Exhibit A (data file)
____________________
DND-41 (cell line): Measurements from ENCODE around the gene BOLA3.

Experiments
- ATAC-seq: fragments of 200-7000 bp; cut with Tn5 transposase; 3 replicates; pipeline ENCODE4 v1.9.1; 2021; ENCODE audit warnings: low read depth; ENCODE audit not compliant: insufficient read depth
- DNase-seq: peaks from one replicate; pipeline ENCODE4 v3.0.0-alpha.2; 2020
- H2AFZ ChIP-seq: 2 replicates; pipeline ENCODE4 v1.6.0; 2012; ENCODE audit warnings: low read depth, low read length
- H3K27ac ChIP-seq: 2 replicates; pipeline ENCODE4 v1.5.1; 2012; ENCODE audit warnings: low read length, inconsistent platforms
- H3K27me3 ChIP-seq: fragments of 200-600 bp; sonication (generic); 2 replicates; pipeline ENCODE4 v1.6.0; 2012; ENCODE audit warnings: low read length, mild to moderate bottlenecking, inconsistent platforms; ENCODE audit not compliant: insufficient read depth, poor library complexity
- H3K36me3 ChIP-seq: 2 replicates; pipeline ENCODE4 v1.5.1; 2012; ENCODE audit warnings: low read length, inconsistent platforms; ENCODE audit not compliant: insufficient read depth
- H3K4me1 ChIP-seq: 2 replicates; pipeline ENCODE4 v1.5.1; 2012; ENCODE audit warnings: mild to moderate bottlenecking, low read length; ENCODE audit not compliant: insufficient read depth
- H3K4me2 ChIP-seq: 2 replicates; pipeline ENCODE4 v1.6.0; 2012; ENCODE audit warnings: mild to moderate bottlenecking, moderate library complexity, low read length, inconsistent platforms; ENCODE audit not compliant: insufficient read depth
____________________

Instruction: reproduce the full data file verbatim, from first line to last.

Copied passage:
DND-41 (cell line): Measurements from ENCODE around the gene BOLA3.

Experiments
- ATAC-seq: fragments of 200-7000 bp; cut with Tn5 transposase; 3 replicates; pipeline ENCODE4 v1.9.1; 2021; ENCODE audit warnings: low read depth; ENCODE audit not compliant: insufficient read depth
- DNase-seq: peaks from one replicate; pipeline ENCODE4 v3.0.0-alpha.2; 2020
- H2AFZ ChIP-seq: 2 replicates; pipeline ENCODE4 v1.6.0; 2012; ENCODE audit warnings: low read depth, low read length
- H3K27ac ChIP-seq: 2 replicates; pipeline ENCODE4 v1.5.1; 2012; ENCODE audit warnings: low read length, inconsistent platforms
- H3K27me3 ChIP-seq: fragments of 200-600 bp; sonication (generic); 2 replicates; pipeline ENCODE4 v1.6.0; 2012; ENCODE audit warnings: low read length, mild to moderate bottlenecking, inconsistent platforms; ENCODE audit not compliant: insufficient read depth, poor library complexity
- H3K36me3 ChIP-seq: 2 replicates; pipeline ENCODE4 v1.5.1; 2012; ENCODE audit warnings: low read length, inconsistent platforms; ENCODE audit not compliant: insufficient read depth
- H3K4me1 ChIP-seq: 2 replicates; pipeline ENCODE4 v1.5.1; 2012; ENCODE audit warnings: mild to moderate bottlenecking, low read length; ENCODE audit not compliant: insufficient read depth
- H3K4me2 ChIP-seq: 2 replicates; pipeline ENCODE4 v1.6.0; 2012; ENCODE audit warnings: mild to moderate bottlenecking, moderate library complexity, low read length, inconsistent platforms; ENCODE audit not compliant: insufficient read depth